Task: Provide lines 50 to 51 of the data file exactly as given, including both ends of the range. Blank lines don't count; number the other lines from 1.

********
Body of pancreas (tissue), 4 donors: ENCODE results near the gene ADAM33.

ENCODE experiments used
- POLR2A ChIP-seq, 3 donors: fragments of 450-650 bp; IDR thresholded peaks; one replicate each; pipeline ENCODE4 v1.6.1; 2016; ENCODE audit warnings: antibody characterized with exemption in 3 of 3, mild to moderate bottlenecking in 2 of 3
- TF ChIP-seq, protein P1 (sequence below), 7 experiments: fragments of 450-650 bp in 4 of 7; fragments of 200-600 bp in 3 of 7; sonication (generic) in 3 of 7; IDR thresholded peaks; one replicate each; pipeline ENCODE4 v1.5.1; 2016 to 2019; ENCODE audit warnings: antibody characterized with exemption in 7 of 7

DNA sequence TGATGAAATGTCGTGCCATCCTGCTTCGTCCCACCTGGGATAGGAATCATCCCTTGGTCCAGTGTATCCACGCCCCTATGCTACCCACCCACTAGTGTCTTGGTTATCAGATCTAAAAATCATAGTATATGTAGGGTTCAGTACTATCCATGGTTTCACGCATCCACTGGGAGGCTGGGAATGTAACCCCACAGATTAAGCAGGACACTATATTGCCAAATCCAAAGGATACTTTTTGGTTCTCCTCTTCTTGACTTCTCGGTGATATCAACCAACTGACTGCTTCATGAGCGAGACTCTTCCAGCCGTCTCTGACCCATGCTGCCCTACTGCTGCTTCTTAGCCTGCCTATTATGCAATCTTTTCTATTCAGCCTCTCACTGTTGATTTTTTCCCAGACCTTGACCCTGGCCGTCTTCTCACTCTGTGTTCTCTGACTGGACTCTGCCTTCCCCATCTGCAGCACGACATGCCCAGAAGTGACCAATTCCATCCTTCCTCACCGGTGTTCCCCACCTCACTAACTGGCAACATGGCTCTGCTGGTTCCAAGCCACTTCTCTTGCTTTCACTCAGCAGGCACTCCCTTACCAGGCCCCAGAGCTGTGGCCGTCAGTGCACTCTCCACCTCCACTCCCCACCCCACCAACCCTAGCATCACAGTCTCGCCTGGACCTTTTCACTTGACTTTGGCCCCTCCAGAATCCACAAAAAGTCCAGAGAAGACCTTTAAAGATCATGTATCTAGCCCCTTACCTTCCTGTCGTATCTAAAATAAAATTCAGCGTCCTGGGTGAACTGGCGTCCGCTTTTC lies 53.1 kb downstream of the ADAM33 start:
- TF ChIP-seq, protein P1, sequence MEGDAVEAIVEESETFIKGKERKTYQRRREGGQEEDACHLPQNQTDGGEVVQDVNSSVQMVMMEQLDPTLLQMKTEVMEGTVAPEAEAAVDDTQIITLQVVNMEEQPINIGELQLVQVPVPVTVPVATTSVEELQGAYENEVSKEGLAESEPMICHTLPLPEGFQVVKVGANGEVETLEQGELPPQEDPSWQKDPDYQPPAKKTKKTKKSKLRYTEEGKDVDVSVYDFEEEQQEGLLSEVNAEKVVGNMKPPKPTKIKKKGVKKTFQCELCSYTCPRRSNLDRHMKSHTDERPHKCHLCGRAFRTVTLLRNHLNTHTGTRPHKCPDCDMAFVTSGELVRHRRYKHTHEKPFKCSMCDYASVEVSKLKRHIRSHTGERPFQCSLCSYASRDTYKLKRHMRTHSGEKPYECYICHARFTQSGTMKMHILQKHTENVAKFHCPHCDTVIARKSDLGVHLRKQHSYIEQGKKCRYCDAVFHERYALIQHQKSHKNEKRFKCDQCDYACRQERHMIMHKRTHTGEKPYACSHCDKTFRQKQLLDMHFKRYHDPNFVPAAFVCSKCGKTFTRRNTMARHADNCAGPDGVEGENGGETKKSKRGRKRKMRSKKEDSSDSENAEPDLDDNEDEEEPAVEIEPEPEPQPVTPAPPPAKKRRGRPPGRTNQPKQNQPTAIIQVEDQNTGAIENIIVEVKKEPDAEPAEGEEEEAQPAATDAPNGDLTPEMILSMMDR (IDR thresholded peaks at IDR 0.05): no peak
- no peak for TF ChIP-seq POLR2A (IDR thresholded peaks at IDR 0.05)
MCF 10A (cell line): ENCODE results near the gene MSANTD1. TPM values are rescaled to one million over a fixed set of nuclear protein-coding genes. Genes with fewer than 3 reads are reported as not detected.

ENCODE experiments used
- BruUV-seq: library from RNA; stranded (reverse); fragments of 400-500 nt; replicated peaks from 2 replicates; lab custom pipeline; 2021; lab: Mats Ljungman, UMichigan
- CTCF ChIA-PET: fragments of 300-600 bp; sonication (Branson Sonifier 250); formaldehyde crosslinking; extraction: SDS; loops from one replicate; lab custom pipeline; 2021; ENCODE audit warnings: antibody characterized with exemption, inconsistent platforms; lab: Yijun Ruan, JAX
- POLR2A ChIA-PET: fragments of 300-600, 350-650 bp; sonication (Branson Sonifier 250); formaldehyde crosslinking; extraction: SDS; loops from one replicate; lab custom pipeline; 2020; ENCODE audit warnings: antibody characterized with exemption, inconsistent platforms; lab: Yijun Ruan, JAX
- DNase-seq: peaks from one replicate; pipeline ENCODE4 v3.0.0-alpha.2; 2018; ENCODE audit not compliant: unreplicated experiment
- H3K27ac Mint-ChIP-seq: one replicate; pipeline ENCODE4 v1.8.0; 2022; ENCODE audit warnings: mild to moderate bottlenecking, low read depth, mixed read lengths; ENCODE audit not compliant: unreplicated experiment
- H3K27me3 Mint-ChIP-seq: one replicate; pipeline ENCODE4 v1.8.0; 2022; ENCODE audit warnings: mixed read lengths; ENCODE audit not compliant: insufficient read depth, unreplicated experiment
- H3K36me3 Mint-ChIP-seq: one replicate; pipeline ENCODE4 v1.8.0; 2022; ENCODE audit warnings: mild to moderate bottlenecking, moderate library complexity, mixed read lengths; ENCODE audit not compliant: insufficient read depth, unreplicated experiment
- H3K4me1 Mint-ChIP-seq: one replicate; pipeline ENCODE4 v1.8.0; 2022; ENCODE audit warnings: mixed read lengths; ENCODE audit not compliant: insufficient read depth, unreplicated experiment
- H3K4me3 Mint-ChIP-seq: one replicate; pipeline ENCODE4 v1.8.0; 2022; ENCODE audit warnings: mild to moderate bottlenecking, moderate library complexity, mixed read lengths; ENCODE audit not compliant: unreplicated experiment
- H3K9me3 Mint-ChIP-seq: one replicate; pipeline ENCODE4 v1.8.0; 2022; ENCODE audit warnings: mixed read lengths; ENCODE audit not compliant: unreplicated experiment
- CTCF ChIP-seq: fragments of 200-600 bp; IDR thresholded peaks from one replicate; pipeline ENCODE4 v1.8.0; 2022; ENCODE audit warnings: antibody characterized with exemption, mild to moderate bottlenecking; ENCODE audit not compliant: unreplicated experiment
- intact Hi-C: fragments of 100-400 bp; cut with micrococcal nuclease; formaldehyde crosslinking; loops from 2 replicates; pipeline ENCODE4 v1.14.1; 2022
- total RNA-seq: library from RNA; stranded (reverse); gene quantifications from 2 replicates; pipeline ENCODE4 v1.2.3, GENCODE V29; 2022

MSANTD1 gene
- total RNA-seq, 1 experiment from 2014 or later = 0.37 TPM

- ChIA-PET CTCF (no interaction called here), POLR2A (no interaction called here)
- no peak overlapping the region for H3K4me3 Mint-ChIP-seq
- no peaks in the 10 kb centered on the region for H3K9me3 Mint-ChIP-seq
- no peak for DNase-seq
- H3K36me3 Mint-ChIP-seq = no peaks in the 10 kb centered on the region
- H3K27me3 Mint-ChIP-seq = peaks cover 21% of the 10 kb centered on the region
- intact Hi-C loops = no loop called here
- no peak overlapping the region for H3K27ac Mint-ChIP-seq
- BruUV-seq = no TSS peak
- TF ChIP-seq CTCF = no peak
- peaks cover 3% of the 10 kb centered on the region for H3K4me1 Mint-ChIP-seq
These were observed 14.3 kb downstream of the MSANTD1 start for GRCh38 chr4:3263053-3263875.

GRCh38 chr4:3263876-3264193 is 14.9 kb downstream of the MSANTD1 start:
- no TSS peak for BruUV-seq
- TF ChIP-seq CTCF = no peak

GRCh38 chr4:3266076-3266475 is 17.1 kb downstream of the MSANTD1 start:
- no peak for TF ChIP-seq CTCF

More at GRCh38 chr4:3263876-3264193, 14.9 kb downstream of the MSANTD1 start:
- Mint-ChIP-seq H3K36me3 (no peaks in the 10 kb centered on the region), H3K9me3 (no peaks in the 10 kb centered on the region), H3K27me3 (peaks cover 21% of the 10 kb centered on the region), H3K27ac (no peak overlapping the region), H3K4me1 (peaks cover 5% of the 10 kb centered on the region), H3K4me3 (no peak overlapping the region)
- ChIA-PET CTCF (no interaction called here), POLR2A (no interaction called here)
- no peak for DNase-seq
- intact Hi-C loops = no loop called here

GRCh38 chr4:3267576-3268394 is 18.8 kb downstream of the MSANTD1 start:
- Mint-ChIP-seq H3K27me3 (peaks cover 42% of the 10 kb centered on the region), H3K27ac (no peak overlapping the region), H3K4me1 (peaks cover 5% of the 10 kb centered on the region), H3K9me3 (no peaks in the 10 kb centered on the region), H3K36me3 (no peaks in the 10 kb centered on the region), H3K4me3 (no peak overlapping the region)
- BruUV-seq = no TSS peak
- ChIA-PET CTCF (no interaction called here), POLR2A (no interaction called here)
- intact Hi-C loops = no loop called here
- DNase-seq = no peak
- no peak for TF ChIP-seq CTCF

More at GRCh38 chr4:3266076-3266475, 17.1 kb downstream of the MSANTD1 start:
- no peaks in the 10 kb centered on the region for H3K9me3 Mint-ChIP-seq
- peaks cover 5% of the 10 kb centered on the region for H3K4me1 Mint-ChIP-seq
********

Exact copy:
- ChIA-PET CTCF (no interaction called here), POLR2A (no interaction called here)
- intact Hi-C loops = no loop called here